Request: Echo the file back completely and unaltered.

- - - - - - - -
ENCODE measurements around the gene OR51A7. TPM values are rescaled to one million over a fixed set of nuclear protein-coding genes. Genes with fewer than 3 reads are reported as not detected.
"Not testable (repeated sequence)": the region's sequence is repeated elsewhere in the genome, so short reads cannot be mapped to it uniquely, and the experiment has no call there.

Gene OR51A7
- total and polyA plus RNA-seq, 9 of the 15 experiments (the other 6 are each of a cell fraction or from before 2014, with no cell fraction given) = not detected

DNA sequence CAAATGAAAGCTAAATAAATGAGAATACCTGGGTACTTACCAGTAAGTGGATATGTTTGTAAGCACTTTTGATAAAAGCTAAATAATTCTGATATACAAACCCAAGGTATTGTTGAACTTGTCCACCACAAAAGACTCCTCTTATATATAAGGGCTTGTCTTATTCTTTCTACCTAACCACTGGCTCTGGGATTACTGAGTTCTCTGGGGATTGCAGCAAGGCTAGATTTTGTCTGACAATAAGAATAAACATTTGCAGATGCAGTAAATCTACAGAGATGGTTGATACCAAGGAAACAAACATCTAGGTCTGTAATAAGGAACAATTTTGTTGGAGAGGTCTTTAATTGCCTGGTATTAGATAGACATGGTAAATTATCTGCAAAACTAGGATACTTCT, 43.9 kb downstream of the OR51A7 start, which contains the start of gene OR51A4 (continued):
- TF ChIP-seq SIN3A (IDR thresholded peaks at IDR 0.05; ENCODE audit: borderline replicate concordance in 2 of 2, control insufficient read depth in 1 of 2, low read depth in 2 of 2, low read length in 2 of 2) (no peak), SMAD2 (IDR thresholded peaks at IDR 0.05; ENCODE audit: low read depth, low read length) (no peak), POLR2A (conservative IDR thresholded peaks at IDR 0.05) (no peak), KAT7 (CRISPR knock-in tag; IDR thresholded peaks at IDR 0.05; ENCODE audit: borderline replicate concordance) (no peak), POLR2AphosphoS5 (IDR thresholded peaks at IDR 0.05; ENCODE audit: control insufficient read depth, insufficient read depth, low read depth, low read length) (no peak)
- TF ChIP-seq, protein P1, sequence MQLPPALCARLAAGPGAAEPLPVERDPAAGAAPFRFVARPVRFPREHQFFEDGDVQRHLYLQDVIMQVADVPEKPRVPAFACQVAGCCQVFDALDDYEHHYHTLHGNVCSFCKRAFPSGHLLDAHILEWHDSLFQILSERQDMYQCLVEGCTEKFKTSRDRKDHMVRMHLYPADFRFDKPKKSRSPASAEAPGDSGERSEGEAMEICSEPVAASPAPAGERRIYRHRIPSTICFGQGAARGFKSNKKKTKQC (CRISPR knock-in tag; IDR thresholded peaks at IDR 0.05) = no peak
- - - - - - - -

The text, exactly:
ENCODE measurements around the gene OR51A7. TPM values are rescaled to one million over a fixed set of nuclear protein-coding genes. Genes with fewer than 3 reads are reported as not detected.
"Not testable (repeated sequence)": the region's sequence is repeated elsewhere in the genome, so short reads cannot be mapped to it uniquely, and the experiment has no call there.

Gene OR51A7
- total and polyA plus RNA-seq, 9 of the 15 experiments (the other 6 are each of a cell fraction or from before 2014, with no cell fraction given) = not detected

DNA sequence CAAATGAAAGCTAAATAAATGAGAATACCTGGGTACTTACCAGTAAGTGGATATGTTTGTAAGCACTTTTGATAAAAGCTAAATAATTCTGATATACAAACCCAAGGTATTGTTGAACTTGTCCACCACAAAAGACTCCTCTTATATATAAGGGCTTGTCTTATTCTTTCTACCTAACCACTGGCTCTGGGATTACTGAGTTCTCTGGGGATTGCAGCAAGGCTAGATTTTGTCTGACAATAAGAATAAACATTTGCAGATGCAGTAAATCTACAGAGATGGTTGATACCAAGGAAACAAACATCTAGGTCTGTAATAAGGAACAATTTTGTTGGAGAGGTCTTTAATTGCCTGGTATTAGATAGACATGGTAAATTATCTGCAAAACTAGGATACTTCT, 43.9 kb downstream of the OR51A7 start, which contains the start of gene OR51A4 (continued):
- TF ChIP-seq SIN3A (IDR thresholded peaks at IDR 0.05; ENCODE audit: borderline replicate concordance in 2 of 2, control insufficient read depth in 1 of 2, low read depth in 2 of 2, low read length in 2 of 2) (no peak), SMAD2 (IDR thresholded peaks at IDR 0.05; ENCODE audit: low read depth, low read length) (no peak), POLR2A (conservative IDR thresholded peaks at IDR 0.05) (no peak), KAT7 (CRISPR knock-in tag; IDR thresholded peaks at IDR 0.05; ENCODE audit: borderline replicate concordance) (no peak), POLR2AphosphoS5 (IDR thresholded peaks at IDR 0.05; ENCODE audit: control insufficient read depth, insufficient read depth, low read depth, low read length) (no peak)
- TF ChIP-seq, protein P1, sequence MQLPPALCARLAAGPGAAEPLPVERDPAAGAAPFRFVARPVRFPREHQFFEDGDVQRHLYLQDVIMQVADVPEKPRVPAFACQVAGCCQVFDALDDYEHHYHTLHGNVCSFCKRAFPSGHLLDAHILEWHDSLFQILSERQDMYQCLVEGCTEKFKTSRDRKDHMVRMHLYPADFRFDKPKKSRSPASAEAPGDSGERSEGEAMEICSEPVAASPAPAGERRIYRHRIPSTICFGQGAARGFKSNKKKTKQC (CRISPR knock-in tag; IDR thresholded peaks at IDR 0.05) = no peak